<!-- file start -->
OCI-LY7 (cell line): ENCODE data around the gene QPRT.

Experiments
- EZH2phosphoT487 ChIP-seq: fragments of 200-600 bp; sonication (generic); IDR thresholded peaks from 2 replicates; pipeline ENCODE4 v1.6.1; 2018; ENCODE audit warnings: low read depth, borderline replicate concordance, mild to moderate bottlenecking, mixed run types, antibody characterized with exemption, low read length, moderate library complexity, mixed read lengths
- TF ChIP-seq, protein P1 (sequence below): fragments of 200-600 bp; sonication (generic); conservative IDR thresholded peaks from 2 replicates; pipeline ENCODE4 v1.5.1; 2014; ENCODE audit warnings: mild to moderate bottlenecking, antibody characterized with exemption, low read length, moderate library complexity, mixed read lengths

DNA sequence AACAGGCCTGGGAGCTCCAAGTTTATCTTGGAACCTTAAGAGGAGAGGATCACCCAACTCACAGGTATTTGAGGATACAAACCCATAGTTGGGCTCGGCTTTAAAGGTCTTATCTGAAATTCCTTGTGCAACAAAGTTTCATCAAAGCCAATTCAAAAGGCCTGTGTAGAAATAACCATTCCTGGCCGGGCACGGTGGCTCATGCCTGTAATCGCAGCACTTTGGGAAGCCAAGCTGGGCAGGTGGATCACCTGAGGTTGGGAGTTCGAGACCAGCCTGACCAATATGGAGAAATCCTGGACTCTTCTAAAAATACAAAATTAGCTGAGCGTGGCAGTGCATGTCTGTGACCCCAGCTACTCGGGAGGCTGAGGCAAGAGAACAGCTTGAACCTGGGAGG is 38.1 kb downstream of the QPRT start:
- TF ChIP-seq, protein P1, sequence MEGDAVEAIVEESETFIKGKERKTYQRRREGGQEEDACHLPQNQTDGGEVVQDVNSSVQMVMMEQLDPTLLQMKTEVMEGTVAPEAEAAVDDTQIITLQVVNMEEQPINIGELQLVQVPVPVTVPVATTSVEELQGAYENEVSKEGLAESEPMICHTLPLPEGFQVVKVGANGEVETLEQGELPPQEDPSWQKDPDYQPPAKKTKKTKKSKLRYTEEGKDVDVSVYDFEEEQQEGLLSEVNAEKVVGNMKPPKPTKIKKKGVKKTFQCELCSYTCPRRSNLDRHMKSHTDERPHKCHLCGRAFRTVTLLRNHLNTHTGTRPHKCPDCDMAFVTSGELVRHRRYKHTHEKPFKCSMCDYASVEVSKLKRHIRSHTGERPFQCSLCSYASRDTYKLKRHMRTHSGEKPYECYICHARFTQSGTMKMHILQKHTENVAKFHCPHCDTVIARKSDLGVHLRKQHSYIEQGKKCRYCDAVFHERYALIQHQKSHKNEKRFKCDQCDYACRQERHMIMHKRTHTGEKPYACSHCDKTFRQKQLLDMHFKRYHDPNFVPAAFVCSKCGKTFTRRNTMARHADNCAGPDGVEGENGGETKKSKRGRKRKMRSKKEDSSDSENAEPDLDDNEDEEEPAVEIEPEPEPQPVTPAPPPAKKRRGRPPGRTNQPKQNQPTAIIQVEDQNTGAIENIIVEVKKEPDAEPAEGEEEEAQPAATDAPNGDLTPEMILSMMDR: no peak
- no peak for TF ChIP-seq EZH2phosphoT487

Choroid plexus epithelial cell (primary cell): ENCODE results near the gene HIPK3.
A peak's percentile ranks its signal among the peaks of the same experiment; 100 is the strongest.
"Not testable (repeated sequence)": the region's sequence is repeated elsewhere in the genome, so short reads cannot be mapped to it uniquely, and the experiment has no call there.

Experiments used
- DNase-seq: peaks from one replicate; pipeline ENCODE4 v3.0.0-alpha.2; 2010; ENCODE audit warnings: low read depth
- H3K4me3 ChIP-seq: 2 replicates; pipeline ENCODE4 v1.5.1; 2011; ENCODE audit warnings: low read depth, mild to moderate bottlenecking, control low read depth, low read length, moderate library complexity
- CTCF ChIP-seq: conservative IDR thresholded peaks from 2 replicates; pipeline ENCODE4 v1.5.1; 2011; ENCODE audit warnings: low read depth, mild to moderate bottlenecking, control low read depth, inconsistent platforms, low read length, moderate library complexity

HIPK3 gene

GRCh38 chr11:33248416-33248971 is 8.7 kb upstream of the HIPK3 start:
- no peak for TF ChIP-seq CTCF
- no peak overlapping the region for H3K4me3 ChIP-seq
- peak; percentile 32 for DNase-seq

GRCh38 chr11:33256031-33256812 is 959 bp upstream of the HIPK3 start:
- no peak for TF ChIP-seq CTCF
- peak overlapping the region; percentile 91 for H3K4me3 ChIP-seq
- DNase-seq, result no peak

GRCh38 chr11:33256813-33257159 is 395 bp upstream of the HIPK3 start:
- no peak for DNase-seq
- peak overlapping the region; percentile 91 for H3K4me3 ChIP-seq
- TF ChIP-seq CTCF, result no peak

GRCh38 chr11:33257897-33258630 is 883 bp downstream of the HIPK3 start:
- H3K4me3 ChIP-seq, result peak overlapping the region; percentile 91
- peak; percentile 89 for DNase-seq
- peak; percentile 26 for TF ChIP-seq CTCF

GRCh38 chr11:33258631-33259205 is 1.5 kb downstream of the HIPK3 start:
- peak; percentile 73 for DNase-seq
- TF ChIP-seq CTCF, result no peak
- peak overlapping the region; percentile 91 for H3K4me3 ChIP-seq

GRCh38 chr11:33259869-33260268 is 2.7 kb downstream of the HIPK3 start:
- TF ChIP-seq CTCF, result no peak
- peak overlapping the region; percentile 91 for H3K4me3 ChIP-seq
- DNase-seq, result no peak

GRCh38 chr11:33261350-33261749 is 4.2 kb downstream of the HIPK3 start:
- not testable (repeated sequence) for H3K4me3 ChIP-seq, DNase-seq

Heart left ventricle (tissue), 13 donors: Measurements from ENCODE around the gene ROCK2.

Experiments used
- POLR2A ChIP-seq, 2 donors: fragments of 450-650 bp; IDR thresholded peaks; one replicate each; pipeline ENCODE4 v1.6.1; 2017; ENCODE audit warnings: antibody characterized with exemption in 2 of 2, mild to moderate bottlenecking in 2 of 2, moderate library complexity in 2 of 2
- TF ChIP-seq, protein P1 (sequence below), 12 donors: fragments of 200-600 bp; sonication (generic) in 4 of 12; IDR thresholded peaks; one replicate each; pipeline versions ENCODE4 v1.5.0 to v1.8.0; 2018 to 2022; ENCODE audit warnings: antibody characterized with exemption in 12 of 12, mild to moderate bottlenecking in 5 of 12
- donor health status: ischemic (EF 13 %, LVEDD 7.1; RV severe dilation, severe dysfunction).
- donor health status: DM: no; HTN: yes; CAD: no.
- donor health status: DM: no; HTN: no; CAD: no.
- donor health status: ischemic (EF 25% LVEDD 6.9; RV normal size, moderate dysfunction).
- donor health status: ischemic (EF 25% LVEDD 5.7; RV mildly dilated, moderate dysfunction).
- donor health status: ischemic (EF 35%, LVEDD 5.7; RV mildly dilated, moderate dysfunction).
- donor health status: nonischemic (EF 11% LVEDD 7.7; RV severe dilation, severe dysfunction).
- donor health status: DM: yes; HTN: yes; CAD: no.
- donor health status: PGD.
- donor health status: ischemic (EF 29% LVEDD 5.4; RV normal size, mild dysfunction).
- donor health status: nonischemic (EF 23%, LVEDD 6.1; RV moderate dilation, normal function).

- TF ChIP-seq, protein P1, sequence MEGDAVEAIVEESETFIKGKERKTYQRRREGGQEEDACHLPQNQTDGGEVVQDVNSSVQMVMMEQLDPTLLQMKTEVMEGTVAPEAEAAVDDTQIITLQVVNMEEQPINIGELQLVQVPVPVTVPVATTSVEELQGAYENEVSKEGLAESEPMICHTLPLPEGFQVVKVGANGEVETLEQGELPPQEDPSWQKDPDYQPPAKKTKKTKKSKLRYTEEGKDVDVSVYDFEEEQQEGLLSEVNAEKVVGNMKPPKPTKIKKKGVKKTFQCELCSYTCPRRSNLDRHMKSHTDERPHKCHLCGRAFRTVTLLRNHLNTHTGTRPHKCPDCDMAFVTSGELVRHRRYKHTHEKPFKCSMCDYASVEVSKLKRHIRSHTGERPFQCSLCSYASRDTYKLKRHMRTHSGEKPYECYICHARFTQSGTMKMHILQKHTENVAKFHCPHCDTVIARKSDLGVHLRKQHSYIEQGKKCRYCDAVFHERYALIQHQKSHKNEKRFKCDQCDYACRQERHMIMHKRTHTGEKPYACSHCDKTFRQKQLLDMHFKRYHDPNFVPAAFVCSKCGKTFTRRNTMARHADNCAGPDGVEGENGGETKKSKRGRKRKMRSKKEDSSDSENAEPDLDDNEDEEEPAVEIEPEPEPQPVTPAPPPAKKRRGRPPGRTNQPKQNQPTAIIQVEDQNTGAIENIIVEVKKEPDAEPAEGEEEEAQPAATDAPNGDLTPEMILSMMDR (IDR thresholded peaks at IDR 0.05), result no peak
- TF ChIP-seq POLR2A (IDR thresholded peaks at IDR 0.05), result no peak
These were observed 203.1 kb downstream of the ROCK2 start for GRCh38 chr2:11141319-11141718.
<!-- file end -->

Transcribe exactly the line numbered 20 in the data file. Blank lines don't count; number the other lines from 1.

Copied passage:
GRCh38 chr11:33256031-33256812 is 959 bp upstream of the HIPK3 start: